I wrote the following after reading this article from a venture capitalist giving advice to people thinking about starting companies.
A lot of advice VCs give entrepreneurs seems to me versions of “make my job easier,” like how to write a great business plan, how to pitch, etc. In this case, I see him asking entrepreneurs to improve the signal-to-noise ratio so he can have an easier time funding companies. Nothing wrong with trying to make your life easier, but he makes the article look like he’s helping the entrepreneur, when he’s writing it to help himself, discouraging some would-be entrepreneurs who might love starting a company even if it didn’t make a VC money. For an entrepreneur who makes their business their life, leading the company may be its own reward, making his advice meaningless, since he’ll call it a success only if it generates a return on investment.
At the very least, I’d appreciate the article more if he specified “Think twice before starting a company that might seek venture capital funding.” Most entrepreneurs I know never approach VCs. Did he forget few companies involve technology at all? His advice doesn’t apply to them. Well, except that thinking twice is obviously good advice to anyone, but his reasons for it.
Entrepreneurship is far greater than starting tech companies looking for VC. I’d be wary of an investor who didn’t realize he put himself in such a bubble. With all that name-dropping, you can see how social bubbles can contribute to investment bubbles.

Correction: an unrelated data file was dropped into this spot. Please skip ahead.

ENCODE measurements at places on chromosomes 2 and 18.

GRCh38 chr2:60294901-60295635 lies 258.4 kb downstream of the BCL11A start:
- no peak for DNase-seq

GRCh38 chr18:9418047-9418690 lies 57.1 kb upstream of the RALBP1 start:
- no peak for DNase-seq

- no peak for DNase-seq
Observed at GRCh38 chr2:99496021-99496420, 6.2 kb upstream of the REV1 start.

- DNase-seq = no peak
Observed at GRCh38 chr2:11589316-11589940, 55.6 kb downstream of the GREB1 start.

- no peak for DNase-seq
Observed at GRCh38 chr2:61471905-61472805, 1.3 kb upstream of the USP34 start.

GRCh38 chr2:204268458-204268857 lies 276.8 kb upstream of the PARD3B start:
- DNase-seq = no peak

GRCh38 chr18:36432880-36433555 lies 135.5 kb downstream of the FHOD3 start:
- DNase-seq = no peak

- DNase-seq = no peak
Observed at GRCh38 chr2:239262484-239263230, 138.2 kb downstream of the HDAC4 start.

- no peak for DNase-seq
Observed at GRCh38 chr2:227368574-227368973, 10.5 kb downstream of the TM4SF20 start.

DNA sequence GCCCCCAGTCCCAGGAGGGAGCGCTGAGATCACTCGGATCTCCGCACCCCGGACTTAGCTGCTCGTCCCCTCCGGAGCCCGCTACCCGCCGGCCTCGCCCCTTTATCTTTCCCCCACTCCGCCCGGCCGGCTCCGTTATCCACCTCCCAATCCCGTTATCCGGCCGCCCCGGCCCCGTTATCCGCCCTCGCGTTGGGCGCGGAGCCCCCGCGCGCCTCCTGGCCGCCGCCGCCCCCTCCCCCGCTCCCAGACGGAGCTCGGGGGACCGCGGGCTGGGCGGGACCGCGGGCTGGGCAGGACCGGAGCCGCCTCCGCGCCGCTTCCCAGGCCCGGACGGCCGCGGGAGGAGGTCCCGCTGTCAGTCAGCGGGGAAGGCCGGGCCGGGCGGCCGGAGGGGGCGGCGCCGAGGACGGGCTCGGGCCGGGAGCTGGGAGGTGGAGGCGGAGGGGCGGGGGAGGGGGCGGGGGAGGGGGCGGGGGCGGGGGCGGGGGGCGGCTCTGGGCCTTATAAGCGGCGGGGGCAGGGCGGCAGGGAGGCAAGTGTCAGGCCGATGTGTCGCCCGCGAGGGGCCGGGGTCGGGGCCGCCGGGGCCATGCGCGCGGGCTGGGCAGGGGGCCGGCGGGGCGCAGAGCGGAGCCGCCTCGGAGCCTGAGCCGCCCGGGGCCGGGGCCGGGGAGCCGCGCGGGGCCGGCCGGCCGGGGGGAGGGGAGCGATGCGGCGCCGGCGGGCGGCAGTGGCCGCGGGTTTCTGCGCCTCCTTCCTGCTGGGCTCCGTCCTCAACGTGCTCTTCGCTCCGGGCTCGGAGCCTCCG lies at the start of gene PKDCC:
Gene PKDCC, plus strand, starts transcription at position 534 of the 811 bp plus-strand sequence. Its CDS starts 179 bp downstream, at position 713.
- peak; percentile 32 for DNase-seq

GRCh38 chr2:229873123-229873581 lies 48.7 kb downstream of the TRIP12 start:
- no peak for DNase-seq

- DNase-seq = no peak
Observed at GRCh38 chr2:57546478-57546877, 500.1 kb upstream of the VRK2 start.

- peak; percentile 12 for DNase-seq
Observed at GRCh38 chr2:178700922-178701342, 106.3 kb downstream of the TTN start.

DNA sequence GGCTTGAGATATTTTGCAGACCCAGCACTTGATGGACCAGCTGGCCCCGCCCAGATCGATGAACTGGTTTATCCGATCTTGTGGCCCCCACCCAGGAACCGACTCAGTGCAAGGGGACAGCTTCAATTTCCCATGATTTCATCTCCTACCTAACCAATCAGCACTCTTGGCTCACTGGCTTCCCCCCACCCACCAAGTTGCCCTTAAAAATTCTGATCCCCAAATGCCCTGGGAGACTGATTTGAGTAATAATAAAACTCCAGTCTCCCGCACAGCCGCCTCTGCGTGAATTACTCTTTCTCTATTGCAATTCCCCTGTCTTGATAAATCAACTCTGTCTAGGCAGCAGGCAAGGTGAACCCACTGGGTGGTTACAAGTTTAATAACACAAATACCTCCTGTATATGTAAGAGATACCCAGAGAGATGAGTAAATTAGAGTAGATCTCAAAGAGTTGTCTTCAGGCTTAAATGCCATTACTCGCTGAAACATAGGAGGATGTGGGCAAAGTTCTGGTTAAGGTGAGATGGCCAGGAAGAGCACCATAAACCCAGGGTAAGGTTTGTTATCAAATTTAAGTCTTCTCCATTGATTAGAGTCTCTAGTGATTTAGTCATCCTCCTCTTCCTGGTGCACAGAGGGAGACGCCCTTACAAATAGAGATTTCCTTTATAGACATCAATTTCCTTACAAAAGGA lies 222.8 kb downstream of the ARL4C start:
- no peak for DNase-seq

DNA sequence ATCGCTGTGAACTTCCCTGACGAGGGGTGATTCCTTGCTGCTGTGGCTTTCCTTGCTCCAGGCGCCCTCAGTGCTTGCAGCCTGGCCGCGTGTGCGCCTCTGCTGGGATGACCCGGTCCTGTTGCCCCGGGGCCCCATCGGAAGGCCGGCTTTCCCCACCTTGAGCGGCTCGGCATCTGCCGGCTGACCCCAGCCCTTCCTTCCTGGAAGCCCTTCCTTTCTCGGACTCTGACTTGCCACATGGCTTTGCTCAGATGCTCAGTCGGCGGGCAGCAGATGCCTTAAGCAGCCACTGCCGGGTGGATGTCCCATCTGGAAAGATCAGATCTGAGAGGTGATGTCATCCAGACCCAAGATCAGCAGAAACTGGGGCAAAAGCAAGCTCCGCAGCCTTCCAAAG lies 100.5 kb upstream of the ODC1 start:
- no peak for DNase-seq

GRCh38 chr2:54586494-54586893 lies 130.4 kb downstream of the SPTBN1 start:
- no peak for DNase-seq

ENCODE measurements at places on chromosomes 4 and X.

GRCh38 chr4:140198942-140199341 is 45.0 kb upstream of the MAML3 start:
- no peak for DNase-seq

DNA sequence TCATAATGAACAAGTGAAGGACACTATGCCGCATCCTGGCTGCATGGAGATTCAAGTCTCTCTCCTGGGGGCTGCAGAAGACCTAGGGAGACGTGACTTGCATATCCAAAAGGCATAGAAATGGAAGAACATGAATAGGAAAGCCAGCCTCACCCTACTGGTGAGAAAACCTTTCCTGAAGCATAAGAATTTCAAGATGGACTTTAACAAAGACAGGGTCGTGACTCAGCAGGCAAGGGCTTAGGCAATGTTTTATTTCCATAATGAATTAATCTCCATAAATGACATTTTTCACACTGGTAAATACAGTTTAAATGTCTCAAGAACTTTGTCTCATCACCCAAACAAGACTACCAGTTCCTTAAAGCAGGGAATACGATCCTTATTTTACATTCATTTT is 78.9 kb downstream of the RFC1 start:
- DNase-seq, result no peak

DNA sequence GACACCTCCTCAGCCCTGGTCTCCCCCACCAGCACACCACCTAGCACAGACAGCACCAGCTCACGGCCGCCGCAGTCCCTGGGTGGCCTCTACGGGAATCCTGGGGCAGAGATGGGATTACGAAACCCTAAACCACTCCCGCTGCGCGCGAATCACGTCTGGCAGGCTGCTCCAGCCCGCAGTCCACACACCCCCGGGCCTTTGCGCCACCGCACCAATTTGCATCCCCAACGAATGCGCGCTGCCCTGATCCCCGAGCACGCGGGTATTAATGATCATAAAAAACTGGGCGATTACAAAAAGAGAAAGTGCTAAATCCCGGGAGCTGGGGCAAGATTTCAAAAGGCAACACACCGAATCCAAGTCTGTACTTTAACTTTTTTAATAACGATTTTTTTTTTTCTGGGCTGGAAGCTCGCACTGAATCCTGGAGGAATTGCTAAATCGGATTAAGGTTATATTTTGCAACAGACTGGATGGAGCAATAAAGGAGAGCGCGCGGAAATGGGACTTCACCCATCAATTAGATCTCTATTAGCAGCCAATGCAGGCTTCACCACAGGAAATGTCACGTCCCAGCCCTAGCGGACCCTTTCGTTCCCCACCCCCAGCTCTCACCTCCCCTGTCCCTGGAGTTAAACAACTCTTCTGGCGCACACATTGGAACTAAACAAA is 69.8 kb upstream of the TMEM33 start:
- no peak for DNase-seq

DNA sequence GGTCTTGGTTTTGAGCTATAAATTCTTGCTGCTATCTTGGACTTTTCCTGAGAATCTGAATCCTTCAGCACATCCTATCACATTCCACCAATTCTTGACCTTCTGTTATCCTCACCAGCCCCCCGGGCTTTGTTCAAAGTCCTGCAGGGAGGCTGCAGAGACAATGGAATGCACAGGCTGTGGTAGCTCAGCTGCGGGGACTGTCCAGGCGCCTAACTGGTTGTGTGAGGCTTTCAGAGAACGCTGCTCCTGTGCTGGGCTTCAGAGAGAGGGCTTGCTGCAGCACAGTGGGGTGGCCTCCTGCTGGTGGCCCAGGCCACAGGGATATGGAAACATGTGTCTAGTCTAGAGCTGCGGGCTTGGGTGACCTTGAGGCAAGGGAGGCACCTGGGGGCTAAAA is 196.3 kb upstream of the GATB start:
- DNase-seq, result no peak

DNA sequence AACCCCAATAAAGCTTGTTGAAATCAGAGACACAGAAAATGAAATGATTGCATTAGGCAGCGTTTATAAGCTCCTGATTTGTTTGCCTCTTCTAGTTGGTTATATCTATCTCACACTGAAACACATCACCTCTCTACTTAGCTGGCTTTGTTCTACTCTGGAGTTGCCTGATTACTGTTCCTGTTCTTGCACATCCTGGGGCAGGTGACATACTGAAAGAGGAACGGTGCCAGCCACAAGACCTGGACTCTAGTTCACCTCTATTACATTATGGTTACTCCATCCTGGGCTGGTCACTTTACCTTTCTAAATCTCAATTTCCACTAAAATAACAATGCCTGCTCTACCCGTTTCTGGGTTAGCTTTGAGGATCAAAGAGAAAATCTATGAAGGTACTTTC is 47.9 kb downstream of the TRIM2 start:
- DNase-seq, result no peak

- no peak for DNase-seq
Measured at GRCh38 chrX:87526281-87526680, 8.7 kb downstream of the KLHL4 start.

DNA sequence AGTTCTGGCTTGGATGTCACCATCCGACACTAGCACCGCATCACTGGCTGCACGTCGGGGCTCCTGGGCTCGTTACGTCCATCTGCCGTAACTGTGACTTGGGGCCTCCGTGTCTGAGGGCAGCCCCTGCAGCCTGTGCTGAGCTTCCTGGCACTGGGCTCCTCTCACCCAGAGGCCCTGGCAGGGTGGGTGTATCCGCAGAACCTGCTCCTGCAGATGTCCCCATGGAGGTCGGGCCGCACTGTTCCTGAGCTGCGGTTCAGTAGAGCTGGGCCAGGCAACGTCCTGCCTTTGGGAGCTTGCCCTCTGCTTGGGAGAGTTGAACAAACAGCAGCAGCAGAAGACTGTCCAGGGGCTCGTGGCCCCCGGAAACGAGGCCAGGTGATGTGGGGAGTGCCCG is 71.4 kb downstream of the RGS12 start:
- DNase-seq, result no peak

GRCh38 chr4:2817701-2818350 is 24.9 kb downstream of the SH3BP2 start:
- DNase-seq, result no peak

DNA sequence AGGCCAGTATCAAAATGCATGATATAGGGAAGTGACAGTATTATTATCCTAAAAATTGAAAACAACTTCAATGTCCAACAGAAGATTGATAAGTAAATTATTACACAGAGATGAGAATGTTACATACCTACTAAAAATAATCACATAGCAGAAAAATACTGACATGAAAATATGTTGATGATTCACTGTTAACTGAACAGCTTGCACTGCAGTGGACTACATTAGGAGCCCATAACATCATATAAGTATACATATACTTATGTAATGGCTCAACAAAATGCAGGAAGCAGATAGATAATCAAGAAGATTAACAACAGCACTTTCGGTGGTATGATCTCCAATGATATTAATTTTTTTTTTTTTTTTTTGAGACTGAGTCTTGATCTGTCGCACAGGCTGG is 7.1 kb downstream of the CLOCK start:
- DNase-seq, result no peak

If you love starting companies and you have an idea whose time is now, you’ll find a way to start your company. If you don’t need venture capital, hopefully you won’t hear his advice in the first place, or will realize it doesn’t apply to you. Even if you do want VC, if your firm eventually dies but you loved doing it and it helps you do better on your next one, it seems to me you’ve succeeded.
I read other posts at that venture capitalist’s site. The next most recent one he wrote did the same thing — giving “advice” to make his job easier. One by another guy at the same firm did the same thing too.
Strangely, both use the phrase “a lot of ink has been spilled over…” They also keep reusing their teammates description of what they are looking for, from a post which ends with the biggest “advice” to make his job easier (also spelling “prove” “proove” in one of the main points): “So to all you who are entrepreneurial equivalent of Tom Brady… the #199 draft pick, not the famous one of today… please give me a call when you start your first company.” Please make my job easier!
There is so much more to starting companies than getting venture capital. I used to live in that bubble, having started my first business in the late 90s, thinking the VC route was the only way to start a company.
I’ve since realized how much more variety there is in starting companies. I wrote recently about how much entrepreneurship I saw on the streets of Vietnam, where the number of businesses per mile on the streets far surpasses what you see on the streets of New York.
I’ve also since realized how much more joy you can create for yourself in starting companies when you do it for the right reasons for yourself — for me, loving what my company does and the people I work with. If you have to jump through a venture capitalist’s hoops, you have to, and, of course, making their job easier will help you and them. But few companies need their funding, and finding ones that make your job easier may help you more, if you start one of them.
As for venture capitalists, by all means, I don’t see any problem with advising entrepreneurs how to make your job easier, especially if it helps make their lives better too, but I wouldn’t imply you’re just helping them. I’d write a post, “How to make my job easier (to help you)” or something like that. But then keep in mind, you’re probably helping them make every investor’s job easier, which lowers your value.
You’ll probably help yourself most by figuring out how to make their jobs easier. How can you help them?